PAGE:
Death and hope
Donald Bradman, probably the greatest Australian cricketer, once said "Although death is inevitable, it is not something I approach with any great enthusiasm." How true. Death is not something we look forward to. We work hard to put it off, and when it touches someone close to us, we do all that we can to deny it.
The healthy life-style industry certainly works to provide longevity. We can even buy spring water, supposedly healthier than the tap variety, but probably affected by plastic leaching. We are working to extend life to a good thirty years after retirement. The only trouble is, we haven't quite worked out how to fund a 30 year retirement on the public purse when we only have a working life of around 40 years. Our social security tax component or superannuation component would need to be over $100 a week.
In the funeral industry there is a constant move to reduce the reality of the event. The use of curtains and music at the Crematorium, serves to reduce the starkness of a funeral. Probably more than at any other time in our life, facing reality is what is needed. This is why many counsellors suggest that those close to the deceased should go and view the body.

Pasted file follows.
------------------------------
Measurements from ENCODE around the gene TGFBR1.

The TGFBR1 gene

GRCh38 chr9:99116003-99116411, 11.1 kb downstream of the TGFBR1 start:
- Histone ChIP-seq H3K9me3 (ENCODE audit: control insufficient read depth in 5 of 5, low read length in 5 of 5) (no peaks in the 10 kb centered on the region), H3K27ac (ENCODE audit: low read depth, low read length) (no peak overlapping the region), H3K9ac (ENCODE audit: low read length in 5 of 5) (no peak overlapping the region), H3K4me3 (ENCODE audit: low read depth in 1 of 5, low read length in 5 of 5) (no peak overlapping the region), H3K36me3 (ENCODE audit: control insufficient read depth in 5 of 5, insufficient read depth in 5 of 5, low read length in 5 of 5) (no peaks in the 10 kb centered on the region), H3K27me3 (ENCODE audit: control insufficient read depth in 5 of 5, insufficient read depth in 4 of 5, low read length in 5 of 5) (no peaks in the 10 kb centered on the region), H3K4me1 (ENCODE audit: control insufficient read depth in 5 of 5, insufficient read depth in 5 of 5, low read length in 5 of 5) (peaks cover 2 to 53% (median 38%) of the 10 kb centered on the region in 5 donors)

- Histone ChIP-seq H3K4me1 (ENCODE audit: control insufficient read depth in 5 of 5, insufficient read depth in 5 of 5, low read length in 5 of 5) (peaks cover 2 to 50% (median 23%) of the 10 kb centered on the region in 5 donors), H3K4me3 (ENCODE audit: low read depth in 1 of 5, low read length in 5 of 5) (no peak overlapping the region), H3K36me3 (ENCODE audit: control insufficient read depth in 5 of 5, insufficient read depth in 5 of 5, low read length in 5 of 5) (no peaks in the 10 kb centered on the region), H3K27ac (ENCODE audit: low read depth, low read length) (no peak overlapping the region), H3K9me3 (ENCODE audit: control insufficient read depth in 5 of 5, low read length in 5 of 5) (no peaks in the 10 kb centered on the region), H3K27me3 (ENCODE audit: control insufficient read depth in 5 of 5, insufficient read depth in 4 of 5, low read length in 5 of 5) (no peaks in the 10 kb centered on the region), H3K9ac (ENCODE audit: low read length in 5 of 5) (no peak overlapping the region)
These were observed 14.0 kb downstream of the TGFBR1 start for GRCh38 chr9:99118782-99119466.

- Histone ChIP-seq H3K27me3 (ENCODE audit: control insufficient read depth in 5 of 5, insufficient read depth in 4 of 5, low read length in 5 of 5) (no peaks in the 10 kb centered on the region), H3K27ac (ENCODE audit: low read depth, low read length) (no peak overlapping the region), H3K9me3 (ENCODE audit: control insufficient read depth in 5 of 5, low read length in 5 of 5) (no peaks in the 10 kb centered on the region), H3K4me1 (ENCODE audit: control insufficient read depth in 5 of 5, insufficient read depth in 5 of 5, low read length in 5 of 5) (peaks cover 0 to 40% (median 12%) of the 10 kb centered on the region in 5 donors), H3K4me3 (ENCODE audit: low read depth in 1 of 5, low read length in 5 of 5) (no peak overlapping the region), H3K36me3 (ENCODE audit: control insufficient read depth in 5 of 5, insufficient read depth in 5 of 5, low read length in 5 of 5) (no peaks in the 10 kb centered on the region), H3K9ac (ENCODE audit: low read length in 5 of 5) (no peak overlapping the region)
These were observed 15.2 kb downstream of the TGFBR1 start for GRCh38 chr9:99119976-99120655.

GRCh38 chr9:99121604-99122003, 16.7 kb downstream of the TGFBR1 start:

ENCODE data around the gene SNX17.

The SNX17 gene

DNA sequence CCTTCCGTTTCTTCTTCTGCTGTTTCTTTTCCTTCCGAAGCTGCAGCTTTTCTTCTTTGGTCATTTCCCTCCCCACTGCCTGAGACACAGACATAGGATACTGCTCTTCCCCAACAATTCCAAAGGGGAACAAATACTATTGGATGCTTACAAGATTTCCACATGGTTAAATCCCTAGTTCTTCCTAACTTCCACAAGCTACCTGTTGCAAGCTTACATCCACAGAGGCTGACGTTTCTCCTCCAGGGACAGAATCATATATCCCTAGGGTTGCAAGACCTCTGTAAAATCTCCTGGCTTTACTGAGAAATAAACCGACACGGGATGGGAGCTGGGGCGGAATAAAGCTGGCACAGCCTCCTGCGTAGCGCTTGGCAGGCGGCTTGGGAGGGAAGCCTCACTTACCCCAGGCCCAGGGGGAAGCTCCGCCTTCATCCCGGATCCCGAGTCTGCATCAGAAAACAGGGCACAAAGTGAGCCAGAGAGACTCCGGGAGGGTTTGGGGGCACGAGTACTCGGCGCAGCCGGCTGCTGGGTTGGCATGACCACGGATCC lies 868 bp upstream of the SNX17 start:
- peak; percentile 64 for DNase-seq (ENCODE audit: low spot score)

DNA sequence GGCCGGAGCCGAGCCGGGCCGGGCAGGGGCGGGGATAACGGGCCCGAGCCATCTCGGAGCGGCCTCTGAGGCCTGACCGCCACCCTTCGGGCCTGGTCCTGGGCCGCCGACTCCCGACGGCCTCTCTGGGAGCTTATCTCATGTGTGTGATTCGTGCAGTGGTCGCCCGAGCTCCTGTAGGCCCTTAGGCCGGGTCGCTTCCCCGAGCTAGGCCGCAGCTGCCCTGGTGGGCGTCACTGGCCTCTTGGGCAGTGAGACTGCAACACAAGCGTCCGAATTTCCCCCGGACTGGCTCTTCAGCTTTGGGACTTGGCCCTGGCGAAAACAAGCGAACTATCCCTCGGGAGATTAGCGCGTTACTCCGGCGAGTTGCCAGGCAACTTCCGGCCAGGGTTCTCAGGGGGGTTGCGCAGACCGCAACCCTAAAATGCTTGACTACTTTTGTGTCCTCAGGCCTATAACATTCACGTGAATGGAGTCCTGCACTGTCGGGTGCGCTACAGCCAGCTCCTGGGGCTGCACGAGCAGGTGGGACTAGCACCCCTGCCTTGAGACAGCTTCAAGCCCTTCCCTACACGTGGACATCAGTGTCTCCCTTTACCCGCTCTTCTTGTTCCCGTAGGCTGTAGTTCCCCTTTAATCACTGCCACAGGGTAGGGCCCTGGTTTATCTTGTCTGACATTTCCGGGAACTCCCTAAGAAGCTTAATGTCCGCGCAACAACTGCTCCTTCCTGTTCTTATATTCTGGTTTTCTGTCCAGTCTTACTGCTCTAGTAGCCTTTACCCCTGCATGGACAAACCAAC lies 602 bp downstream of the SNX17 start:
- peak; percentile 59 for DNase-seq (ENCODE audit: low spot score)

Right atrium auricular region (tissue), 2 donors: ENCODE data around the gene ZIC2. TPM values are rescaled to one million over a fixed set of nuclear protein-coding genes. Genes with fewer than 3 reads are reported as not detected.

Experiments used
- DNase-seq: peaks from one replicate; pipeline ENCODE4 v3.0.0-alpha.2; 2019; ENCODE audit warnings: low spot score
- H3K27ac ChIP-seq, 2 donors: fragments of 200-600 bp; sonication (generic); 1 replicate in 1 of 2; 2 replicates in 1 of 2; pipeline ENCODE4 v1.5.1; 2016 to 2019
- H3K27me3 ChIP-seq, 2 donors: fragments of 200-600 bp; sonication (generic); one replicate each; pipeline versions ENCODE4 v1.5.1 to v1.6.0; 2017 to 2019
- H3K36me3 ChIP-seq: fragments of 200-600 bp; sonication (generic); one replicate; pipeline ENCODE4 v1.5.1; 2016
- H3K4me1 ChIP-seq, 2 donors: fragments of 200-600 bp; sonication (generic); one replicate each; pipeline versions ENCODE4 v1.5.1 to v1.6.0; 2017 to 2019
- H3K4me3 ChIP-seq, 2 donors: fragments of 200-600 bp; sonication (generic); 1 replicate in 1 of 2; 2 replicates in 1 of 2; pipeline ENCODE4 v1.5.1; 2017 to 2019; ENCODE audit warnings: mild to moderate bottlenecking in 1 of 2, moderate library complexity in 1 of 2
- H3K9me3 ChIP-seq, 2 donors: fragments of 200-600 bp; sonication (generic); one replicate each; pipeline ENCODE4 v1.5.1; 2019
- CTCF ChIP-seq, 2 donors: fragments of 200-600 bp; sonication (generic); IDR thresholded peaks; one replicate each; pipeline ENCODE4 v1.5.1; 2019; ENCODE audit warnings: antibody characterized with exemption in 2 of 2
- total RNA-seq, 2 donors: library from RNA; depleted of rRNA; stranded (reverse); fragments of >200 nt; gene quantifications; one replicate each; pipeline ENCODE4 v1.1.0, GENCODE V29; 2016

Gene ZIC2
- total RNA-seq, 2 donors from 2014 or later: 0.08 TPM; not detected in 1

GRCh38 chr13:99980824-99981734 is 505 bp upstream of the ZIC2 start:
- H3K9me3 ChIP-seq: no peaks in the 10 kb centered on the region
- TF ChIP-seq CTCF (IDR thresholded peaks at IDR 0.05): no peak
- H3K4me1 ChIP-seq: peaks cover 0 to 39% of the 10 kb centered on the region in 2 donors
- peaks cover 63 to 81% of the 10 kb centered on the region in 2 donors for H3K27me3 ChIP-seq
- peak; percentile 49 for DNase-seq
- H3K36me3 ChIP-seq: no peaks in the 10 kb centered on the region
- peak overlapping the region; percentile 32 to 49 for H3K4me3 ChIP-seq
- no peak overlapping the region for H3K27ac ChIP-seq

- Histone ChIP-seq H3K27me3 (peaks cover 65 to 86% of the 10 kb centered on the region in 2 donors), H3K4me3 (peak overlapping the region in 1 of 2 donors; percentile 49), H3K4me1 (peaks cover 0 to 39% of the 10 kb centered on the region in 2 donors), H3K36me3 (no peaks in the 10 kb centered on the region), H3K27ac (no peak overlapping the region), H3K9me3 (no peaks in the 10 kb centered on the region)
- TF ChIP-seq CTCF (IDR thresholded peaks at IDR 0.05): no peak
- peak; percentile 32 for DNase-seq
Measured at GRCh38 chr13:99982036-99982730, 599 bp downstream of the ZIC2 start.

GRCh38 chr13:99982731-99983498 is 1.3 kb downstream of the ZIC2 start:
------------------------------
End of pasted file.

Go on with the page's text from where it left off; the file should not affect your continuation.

The inevitability of death certainly concerns government. There is a great temptation to tax it. Governments are always looking for that extra source of income to cover their over-generous election promises. Then there is the provision of sites for the deceased. In typical bureaucratic style, government is constantly floating the idea of the re-use of grave sites. "We are running out of land", so the argument goes. Of course, many of our oldest parks were former graveyards. What a wonderful use of an old cemetery, and won't that be the best use of the cemeteries of today when they are full? Seeing people pay for their site, the money can go to buy back old factory sites or depressed housing estates for a cemetery and then become a park a century later. Bureaucracy is not renowned for lateral thinking.
Miss Firecracker was asked, "How much can we expect out of life?"
"Not much" was her answer.
"So that's it then?"
"There's always eternal grace", she replied.
The gift of God's eternal grace, all for the asking - eternity. "Death is swallowed up in victory..... Thanks be to God who gives us the victory through our Lord Jesus Christ." Ah yes, hope!